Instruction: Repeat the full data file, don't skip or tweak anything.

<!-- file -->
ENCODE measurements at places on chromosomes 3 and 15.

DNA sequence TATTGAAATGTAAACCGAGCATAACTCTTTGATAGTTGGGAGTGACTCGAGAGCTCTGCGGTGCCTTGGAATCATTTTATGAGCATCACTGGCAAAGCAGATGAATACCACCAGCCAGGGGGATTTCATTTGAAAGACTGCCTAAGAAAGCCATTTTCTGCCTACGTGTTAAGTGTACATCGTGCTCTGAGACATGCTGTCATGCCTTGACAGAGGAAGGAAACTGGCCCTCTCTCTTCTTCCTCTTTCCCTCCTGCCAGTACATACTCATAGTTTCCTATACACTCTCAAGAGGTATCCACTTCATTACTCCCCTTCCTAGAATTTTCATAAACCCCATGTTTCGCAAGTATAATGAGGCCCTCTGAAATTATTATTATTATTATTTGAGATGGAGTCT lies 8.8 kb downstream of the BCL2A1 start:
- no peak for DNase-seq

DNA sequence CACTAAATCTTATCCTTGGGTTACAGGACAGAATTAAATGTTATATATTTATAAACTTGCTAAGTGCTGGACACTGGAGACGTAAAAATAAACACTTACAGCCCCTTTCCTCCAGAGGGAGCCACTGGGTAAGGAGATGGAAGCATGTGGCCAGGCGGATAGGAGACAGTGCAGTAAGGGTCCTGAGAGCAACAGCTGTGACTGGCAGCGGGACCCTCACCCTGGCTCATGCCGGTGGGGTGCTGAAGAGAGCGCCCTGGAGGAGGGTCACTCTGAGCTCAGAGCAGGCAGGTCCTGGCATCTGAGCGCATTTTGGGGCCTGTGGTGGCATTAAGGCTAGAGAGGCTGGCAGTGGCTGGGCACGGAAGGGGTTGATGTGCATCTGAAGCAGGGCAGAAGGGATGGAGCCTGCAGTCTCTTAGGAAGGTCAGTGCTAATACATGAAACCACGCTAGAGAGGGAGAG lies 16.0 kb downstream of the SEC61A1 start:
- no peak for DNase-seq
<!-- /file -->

ENCODE measurements at places on chromosomes 3 and 15.

DNA sequence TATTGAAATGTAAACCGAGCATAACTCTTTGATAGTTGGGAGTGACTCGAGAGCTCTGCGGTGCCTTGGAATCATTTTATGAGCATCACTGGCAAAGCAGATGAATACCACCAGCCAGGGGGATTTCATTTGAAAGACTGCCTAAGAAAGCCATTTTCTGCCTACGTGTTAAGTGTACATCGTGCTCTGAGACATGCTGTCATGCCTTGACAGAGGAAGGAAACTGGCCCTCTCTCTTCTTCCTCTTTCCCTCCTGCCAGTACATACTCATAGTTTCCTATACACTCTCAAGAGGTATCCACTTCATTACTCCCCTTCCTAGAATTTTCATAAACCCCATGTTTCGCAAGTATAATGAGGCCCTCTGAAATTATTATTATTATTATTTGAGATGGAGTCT lies 8.8 kb downstream of the BCL2A1 start:
- no peak for DNase-seq

DNA sequence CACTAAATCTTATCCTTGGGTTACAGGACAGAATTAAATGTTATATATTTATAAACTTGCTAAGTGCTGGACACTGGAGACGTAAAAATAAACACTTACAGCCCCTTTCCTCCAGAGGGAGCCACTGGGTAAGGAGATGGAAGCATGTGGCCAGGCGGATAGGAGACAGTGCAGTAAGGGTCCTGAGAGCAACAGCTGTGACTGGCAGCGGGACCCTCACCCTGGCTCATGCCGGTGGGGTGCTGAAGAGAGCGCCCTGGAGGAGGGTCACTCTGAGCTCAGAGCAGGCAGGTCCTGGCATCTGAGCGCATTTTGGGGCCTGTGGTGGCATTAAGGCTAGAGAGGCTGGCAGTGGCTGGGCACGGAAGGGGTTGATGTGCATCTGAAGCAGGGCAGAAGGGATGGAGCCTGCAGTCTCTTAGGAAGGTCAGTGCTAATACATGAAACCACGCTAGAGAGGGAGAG lies 16.0 kb downstream of the SEC61A1 start:
- no peak for DNase-seq